Blog by Steve Laug

The next pipe on the work table is the second of a pair of pipes that I picked up when my daughters and I went to the Vancouver Flea Market not too long ago when the COVID-19 restrictions were lifted some here. We walked through all the stalls in the market and talked to vendors. We were chatting with an English chap about pipes and he took a bag out from under the table and in it were two pipes. The first pipe was petite Bent Bob’s sandblast pipe that I restored and wrote a blog about earlier. The second pipe was worn and had varnish peeling off. It was stamped Polo [over] Sport on the left side of the shank and Bruyere on the right side. On the underside near the stem/shank junction it is stamped with the shape number 21. The rim top had some darkening and some lava build up and there was a light cake in the bowl. The stem was oxidized, calcified and had some deep tooth marks and chatter on both sides ahead of the button. button. It was another good find and I was able to negotiate a good price for the pair of pipes that I picked up. I took photos of the rim top and bowl to give a sense of what I saw. There was a thin cake in the bowl and there was lava on the rim top and the inner edge of the bowl. I also took photos of the top and underside of the stem to show the oxidation, calcification and the deep tooth marks and chatter next to the button on both sides. I took a photo of the stamping on the left, right and underside of the shank. It captured the stamping well in the photos and you can see that they are clear and readable as noted above.I turned to Pipephil’s and to Pipedia to see what I could find out about the brand. I also googled the brand name of the pipe. It appears that quite a few companies in several countries made pipes that were stamped Polo. Savinelli in Italy, Vauen in Germany, Imperial Tobacco Company and Cadogan in England. I have eliminated the Savinelli connection as well as the Vauen connection by the stamping on those pipe versus this one. It may well be an Imperial or a Cadogan after the merger. I am not sure I will ever know for certain.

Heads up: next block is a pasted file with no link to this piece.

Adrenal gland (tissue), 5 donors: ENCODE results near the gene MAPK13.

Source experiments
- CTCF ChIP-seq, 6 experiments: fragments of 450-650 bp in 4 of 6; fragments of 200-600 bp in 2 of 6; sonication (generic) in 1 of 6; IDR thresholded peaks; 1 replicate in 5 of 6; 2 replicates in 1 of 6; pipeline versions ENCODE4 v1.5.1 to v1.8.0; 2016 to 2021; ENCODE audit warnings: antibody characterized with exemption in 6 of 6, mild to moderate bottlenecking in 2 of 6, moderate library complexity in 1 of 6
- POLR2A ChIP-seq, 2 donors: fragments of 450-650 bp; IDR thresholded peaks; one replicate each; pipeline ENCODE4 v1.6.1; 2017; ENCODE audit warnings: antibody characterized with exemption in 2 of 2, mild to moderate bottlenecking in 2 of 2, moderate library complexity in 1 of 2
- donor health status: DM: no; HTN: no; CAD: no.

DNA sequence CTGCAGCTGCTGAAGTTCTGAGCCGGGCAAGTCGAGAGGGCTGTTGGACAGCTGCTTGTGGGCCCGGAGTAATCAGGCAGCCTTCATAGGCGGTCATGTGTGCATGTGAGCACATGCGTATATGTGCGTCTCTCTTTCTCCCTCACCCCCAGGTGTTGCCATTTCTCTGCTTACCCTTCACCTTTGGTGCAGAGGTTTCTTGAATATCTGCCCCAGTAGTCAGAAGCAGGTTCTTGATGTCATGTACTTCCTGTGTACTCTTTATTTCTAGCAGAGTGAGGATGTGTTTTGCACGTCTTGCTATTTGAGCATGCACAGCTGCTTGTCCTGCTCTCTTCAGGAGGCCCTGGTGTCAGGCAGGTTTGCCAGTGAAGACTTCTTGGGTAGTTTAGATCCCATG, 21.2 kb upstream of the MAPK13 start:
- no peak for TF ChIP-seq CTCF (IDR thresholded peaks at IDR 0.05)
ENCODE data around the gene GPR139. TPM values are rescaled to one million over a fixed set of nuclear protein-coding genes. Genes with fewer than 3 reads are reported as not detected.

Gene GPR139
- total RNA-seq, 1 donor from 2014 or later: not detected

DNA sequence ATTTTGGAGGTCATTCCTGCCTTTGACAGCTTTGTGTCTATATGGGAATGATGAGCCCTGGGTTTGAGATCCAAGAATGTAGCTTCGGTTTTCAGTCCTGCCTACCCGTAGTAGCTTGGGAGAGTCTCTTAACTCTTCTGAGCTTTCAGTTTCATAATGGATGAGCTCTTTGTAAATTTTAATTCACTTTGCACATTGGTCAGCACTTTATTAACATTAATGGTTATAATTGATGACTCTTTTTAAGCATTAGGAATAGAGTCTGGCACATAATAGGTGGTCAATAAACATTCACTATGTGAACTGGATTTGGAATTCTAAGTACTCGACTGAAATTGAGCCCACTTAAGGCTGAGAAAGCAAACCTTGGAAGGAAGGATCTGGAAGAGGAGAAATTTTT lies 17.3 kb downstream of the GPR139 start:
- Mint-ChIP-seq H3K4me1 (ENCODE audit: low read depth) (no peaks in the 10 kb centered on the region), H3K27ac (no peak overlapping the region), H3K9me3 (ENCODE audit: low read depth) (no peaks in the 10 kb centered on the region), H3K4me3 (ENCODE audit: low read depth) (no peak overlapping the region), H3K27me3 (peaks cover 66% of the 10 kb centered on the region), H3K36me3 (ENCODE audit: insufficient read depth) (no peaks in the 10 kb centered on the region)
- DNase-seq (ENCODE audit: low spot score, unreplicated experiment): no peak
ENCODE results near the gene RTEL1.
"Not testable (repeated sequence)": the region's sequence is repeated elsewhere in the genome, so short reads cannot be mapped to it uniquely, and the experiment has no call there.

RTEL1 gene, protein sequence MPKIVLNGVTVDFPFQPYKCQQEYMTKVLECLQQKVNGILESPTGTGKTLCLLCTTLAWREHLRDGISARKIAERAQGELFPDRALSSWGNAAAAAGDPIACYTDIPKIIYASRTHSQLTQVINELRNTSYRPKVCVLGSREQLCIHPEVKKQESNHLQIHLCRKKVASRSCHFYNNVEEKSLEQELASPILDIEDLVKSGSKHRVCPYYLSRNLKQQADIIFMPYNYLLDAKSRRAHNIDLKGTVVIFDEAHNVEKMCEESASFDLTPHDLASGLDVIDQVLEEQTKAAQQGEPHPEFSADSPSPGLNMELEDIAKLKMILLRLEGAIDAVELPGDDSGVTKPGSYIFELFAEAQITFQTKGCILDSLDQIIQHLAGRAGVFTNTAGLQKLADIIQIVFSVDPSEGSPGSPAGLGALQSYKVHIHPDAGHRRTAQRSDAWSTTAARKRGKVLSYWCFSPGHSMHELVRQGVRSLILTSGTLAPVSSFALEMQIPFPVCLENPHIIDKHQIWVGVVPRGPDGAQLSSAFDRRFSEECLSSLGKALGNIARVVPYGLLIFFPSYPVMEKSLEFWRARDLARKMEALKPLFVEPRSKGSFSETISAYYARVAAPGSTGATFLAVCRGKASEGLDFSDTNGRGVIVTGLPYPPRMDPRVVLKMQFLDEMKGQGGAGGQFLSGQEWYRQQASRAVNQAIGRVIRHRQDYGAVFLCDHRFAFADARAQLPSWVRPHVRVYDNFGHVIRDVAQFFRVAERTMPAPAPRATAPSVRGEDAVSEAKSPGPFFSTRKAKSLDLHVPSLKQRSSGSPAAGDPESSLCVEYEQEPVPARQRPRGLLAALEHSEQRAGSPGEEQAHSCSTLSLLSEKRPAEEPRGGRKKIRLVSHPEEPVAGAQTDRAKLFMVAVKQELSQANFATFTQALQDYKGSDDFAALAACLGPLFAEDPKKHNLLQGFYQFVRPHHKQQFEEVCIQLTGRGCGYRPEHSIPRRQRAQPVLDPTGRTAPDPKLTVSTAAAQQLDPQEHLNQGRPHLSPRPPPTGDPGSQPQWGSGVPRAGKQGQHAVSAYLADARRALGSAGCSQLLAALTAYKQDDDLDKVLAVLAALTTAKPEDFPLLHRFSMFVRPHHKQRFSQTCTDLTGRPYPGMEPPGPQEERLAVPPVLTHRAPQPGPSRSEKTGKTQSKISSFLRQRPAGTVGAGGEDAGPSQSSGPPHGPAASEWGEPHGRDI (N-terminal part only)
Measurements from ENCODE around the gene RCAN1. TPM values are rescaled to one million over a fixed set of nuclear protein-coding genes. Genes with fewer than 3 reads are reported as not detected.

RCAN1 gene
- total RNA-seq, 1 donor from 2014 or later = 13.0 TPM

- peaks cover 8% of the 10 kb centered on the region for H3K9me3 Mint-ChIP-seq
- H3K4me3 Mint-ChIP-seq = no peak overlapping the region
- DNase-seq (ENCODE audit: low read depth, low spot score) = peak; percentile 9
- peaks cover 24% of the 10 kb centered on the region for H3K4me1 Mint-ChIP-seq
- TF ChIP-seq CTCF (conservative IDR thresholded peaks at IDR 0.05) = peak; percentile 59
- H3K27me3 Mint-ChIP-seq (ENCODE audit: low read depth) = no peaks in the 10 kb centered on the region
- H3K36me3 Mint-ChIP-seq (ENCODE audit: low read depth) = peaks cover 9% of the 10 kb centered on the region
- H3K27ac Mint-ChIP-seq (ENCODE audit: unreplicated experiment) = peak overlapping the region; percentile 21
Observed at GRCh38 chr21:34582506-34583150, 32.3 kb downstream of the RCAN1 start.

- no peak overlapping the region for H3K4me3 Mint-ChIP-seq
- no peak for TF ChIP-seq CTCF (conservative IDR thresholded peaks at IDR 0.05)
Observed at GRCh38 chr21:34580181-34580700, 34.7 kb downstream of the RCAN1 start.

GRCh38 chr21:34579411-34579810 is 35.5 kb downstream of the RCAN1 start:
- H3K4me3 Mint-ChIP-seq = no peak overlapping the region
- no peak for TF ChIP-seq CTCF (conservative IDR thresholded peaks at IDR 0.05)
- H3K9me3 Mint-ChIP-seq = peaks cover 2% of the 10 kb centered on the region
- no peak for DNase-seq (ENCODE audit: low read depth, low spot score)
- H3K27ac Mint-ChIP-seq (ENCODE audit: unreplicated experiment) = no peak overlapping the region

It was now time to work on the pipe. I had a decision to make. Should I scrub it with Murphy’s or skip that step and scrub it with acetone to remove the peeling varnish coat? I opted to go with the acetone scrub. I scrubbed the rim top and sides of the bowl with acetone on cotton pads to remove the grime and the peeling varnish. I was very happy with the outcome. The bowl had some interesting grain around the top and sides. I cleaned up the inside of the bowl and removed the cake with a Savinelli Fitsall Pipe Knife. I took the cake back to bare briar and cleaned it up so that I could examine the bowl walls carefully. They were clean and undamaged.I heated the stinger with a lighter to loosen the tars that held it firmly in the tenon. I find that these really restrict the airflow and it did in this case significantly.I scrubbed out the internals of the shank and stem with alcohol, cotton swabs and pipe cleaners. I worked until both the shank and stem were clean.I filled in the damaged areas on the rim top and the lower left side of the bowl/shank with clear CA glue. Once the repairs cured I wetsanded those areas of the bowl and rim with a 1500 grit micromesh sanding pad. I sanded the entirety of the bowl with micromesh pads – dry sanding with 1500-12000 grit pads. I wiped the bowl down after each pad to remove the sanding debris. The bowl began to take on a deep sheen. I rubbed the bowl down with Before & After Restoration Balm. The product works to revitalize, protect and polish the briar. I let it sit on the bowl for 10 minutes and then buffed it off with a cotton cloth. I set the bowl aside and turned my attention to the stem. I “painted” the tooth marks with the flame of a lighter and was able to lift them significantly. I filled in the remaining marks with clear CA glue. Once it cured I used a small file to recut the edge of the button and to flatten out the repairs. I sanded out the repairs with a folded piece of 220 grit sandpaper and then started polishing it with 400 grit wet dry sandpaper.  I polished the stem with micromesh sanding pads – dry sanding with 1500-12000 grit pads. I rubbed the stem down between pads with Obsidian Oil. I finished polishing using Before & After Stem polish – both Fine and Extra Fine. I rubbed the stem down a final time with Obsidian Oil. This is the first of this brand that I have worked on and one that I can find no detailed information. I believe it is an English Made pipe perhaps Imperial or Cadogan. The Polo Sport Bruyere 21 Bent Billiard is a beautiful pipe underneath that thick and peeling varnish coat. The grain is very nice and the colour of the briar goes amazingly well with the polished black vulcanite taper stem. The delicate curves of the bowl and stem work together to create a pipe that is a pleasure to look at and is comfortable in  the hand. With the stinger apparatus removed the pipe has a great draught (I put it back to let the new owner keep or remove it). The dimensions of the petite pipe are Length: 5 inches, Height: 1 ¾ inches, Bowl diameter: 1 ¼ inch, Chamber diameter: ¾ of an inch. The weight of the pipe is 1.13 ounces/35 grams. It is a great looking pipe that feels great in the hand and is light weight in the mouth. The light weight of the pipe, the bend in the stem and shank should make it another  perfect clencher. I will be adding it to the British Pipe Makers section of the rebornpipes store shortly. If you are interested in adding it to your collection send me a message on Facebook or an email. Thanks for walking through the process with me. Cheers.